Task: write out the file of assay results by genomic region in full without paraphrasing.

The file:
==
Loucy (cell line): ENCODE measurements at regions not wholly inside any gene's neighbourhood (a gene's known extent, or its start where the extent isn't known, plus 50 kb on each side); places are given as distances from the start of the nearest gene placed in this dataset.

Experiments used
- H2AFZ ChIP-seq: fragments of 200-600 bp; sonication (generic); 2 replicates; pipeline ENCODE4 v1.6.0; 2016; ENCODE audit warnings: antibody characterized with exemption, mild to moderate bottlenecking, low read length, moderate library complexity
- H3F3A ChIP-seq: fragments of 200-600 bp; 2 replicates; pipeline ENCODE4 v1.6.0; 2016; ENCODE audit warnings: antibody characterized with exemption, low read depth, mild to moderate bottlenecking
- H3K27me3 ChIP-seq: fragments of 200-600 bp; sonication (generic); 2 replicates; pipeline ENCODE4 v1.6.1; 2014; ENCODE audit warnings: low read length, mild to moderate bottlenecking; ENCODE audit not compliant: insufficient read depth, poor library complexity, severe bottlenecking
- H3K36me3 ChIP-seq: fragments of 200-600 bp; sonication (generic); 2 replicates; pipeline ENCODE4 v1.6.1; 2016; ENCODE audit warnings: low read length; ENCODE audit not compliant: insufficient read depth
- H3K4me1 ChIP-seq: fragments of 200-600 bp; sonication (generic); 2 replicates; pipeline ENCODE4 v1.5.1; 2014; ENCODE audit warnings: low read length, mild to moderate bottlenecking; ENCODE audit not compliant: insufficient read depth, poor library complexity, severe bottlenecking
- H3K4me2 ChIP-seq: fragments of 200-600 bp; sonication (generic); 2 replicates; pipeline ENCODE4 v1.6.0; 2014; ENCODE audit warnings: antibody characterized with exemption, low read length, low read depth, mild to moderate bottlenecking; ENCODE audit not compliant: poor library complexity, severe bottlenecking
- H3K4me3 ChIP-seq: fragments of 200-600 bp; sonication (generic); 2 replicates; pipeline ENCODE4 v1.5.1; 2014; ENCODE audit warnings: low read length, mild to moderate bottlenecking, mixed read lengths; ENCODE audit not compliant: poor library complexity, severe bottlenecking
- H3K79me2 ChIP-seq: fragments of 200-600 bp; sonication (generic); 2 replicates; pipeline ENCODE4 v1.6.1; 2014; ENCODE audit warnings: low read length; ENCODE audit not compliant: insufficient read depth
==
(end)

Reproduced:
Loucy (cell line): ENCODE measurements at regions not wholly inside any gene's neighbourhood (a gene's known extent, or its start where the extent isn't known, plus 50 kb on each side); places are given as distances from the start of the nearest gene placed in this dataset.

Experiments used
- H2AFZ ChIP-seq: fragments of 200-600 bp; sonication (generic); 2 replicates; pipeline ENCODE4 v1.6.0; 2016; ENCODE audit warnings: antibody characterized with exemption, mild to moderate bottlenecking, low read length, moderate library complexity
- H3F3A ChIP-seq: fragments of 200-600 bp; 2 replicates; pipeline ENCODE4 v1.6.0; 2016; ENCODE audit warnings: antibody characterized with exemption, low read depth, mild to moderate bottlenecking
- H3K27me3 ChIP-seq: fragments of 200-600 bp; sonication (generic); 2 replicates; pipeline ENCODE4 v1.6.1; 2014; ENCODE audit warnings: low read length, mild to moderate bottlenecking; ENCODE audit not compliant: insufficient read depth, poor library complexity, severe bottlenecking
- H3K36me3 ChIP-seq: fragments of 200-600 bp; sonication (generic); 2 replicates; pipeline ENCODE4 v1.6.1; 2016; ENCODE audit warnings: low read length; ENCODE audit not compliant: insufficient read depth
- H3K4me1 ChIP-seq: fragments of 200-600 bp; sonication (generic); 2 replicates; pipeline ENCODE4 v1.5.1; 2014; ENCODE audit warnings: low read length, mild to moderate bottlenecking; ENCODE audit not compliant: insufficient read depth, poor library complexity, severe bottlenecking
- H3K4me2 ChIP-seq: fragments of 200-600 bp; sonication (generic); 2 replicates; pipeline ENCODE4 v1.6.0; 2014; ENCODE audit warnings: antibody characterized with exemption, low read length, low read depth, mild to moderate bottlenecking; ENCODE audit not compliant: poor library complexity, severe bottlenecking
- H3K4me3 ChIP-seq: fragments of 200-600 bp; sonication (generic); 2 replicates; pipeline ENCODE4 v1.5.1; 2014; ENCODE audit warnings: low read length, mild to moderate bottlenecking, mixed read lengths; ENCODE audit not compliant: poor library complexity, severe bottlenecking
- H3K79me2 ChIP-seq: fragments of 200-600 bp; sonication (generic); 2 replicates; pipeline ENCODE4 v1.6.1; 2014; ENCODE audit warnings: low read length; ENCODE audit not compliant: insufficient read depth